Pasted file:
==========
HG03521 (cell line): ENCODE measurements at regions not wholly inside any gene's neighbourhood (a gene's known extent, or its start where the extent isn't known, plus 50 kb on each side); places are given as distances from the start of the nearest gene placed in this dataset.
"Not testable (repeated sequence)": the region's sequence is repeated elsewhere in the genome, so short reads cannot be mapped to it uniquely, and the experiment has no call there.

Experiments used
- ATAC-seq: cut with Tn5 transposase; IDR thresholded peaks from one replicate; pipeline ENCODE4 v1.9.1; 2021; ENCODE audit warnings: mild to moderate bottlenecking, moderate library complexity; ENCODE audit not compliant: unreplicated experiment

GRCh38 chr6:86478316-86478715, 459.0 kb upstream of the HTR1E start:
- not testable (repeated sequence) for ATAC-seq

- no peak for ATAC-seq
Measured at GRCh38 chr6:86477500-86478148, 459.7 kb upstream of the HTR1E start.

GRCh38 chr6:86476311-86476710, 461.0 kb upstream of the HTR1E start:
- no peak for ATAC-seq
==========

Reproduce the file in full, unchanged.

HG03521 (cell line): ENCODE measurements at regions not wholly inside any gene's neighbourhood (a gene's known extent, or its start where the extent isn't known, plus 50 kb on each side); places are given as distances from the start of the nearest gene placed in this dataset.
"Not testable (repeated sequence)": the region's sequence is repeated elsewhere in the genome, so short reads cannot be mapped to it uniquely, and the experiment has no call there.

Experiments used
- ATAC-seq: cut with Tn5 transposase; IDR thresholded peaks from one replicate; pipeline ENCODE4 v1.9.1; 2021; ENCODE audit warnings: mild to moderate bottlenecking, moderate library complexity; ENCODE audit not compliant: unreplicated experiment

GRCh38 chr6:86478316-86478715, 459.0 kb upstream of the HTR1E start:
- not testable (repeated sequence) for ATAC-seq

- no peak for ATAC-seq
Measured at GRCh38 chr6:86477500-86478148, 459.7 kb upstream of the HTR1E start.

GRCh38 chr6:86476311-86476710, 461.0 kb upstream of the HTR1E start:
- no peak for ATAC-seq